Here is the Law of Jante which Sandemose wrote after observing it:

  1. Do not think you are anything special.
  2. Do not think you are as important as we are.
  3. Do not think you are wiser than us.
  4. Do not fool yourself into thinking you are better than us.
  5. Do not think you know more than us.
  6. Do not think you are more than we are.
  7. Do not think that you are good at anything.
  8. Do not laugh at us.
  9. Do not think that anyone cares about you.
  10. Do not think you can teach us anything.

Heresy is truth in distortion, and there is an element of truth in these statements. The Law of Jante, however, takes an inaccurate picture of humility and applies it to others in a kind of pseudo-democratic fashion.  It levels people off so no one feels like rising above anyone else. The Japanese have a saying, “The nail that sticks out is pounded down,” and the Law of Jante has been used for decades to pound people down, so that they question their value to others and even to God.

A Swedish pastor told me it is opposite the American spirit of “rugged individualism.”   “If you ask a Swede if he plays an instrument, he says, ‘Well, not much. I just practice a little bit,’ even if he is a concert pianist.  If you ask an American, he says, ‘Sure, I’m going to release a CD soon,’ even if he only knows two chords.” Both outlooks need the influence of the indwelling Holy Spirit. I am not going after Scandinavians. I love my Norwegian roots–and fruits. And I love where God has placed us for twenty-three years, in American Scandinavia, the upper Midwest. As we embrace the culture, we also wish to embrace the healing that comes from Jesus (part 2 next).


The elder brother of the prodigal had them too–and didn’t know it. If you are a controlling person, you probably don’t see it–but everyone near you does. They feel it when you try to control the time, the conversation, the meeting, the phone call.

“The fruit of the Spirit is…self-control.” The more self-control you possess, the less you need to be controlling. The more out of control you feel, the more you may try to control whatever you can. If you struggle with needing to control other people,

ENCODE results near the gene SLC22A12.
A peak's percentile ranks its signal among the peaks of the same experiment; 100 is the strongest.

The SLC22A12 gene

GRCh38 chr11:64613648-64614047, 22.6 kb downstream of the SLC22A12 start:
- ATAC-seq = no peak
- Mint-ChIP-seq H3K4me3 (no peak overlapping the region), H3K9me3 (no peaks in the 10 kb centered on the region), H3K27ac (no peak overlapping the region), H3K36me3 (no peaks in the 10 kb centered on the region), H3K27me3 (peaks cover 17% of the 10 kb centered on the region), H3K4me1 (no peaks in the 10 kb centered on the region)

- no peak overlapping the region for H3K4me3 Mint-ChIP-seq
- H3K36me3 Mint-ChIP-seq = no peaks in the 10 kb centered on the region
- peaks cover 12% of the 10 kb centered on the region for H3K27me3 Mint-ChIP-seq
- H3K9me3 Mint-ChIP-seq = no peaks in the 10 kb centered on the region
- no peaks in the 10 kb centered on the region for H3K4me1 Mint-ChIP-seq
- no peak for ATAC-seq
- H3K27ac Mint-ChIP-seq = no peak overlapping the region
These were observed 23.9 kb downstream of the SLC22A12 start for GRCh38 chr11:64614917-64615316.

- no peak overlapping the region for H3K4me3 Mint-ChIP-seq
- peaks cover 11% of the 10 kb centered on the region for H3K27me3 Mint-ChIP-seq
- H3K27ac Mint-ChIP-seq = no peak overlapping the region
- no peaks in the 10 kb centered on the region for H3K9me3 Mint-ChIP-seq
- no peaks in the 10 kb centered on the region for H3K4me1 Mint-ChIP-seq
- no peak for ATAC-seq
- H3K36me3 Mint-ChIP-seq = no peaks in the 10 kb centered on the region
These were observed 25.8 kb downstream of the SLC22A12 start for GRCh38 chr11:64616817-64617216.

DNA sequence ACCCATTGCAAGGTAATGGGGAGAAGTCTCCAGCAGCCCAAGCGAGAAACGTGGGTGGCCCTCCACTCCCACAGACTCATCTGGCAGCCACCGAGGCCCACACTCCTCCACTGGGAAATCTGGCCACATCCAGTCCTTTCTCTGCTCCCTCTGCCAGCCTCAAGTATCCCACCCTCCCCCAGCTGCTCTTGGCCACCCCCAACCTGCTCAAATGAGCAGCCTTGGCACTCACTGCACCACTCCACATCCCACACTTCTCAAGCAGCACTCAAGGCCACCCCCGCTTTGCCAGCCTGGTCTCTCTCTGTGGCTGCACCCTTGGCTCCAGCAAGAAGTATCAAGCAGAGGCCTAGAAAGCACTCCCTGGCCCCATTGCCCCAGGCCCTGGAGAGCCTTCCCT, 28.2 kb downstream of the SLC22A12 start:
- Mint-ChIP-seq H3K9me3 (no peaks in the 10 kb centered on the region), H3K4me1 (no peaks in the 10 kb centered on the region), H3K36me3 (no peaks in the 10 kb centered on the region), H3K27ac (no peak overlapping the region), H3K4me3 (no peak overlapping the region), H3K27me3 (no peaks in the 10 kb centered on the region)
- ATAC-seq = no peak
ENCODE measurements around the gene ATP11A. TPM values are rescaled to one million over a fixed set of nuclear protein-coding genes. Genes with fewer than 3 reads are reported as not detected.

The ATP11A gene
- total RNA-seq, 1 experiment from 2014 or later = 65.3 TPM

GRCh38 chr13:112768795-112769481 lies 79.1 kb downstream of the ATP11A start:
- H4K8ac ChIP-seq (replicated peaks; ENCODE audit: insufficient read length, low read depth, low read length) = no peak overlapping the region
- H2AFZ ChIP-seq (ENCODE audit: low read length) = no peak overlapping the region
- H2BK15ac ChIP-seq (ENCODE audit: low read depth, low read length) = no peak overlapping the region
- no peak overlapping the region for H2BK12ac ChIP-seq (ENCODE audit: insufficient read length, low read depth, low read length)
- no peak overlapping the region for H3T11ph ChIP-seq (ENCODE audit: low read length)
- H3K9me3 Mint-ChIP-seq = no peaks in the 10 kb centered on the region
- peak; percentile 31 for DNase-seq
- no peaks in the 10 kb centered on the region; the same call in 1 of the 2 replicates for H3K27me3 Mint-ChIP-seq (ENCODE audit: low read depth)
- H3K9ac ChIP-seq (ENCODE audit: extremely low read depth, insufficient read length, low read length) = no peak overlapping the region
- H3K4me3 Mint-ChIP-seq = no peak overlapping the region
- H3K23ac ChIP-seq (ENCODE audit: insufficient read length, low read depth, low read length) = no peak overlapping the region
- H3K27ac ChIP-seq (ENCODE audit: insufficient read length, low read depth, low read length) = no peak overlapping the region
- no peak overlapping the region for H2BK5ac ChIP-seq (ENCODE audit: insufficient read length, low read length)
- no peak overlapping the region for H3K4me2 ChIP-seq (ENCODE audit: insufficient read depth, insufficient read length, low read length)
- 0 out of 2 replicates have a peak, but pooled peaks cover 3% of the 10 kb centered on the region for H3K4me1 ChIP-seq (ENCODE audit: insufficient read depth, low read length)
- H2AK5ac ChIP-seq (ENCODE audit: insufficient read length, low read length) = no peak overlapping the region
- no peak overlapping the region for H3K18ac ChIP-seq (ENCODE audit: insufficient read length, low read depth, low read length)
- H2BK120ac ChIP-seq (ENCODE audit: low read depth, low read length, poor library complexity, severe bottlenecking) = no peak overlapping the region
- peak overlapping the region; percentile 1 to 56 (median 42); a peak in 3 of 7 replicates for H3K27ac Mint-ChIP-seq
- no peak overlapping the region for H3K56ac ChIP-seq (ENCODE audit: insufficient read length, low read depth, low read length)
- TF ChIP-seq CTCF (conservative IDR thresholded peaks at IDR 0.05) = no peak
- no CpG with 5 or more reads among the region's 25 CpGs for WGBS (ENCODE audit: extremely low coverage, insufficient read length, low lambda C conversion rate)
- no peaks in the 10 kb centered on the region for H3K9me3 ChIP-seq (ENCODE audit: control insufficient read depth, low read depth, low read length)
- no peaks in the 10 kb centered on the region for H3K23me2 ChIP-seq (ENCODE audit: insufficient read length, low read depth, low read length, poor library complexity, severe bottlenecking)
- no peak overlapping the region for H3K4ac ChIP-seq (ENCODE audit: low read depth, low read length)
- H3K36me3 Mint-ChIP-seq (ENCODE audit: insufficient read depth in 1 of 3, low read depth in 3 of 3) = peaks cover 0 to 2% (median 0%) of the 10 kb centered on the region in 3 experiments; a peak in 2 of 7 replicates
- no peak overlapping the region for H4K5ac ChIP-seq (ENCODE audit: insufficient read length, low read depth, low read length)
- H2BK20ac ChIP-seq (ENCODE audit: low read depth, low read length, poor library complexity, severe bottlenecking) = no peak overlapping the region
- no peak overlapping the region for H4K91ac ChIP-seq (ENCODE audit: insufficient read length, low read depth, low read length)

1)  You feel entitled to your opinion, but you don’t want theirs. You trust your outlook.

2)  You assert yourself with anger, one of the major methods of controlling. And you are mad when people don’t follow your advice or expectations. The elder brother was like the Pharisees, who were out of control but presented themselves as in control. Controlling others masks insecurity. Think Martha, who tried controlling her sister.

3)  You don’t plan on changing, but others need to. Unfortunately, you are clueless to your control. You just have better ideas and more wisdom, and you want to mentor others and show them how it is done. The Pharisees thought they had things to teach people. In fact, they had nothing right, nor did the elder brother.

4)  You have many relational conflicts, which should be a clue to your problem, but you tend not to see your issues while you point out the flaws of others. The elder brother had a conflict with his brother and with his father. He didn’t know how to do relationships. The prodigal and the father did. The emphasis of controlling people is more on functions than on relationships. The prodigal was mending a relationship. The elder brother had no idea relationships needed mending. He didn’t know his father as a father; he was his boss. Entitlement reduces a relationship with God from father to boss. And their picture of Him is skewed by their wounding, perhaps a demanding mother or father. The elder brother had a good father but but he didn’t know it. He tried telling his father how to run the family, how to control his over-the-top younger brother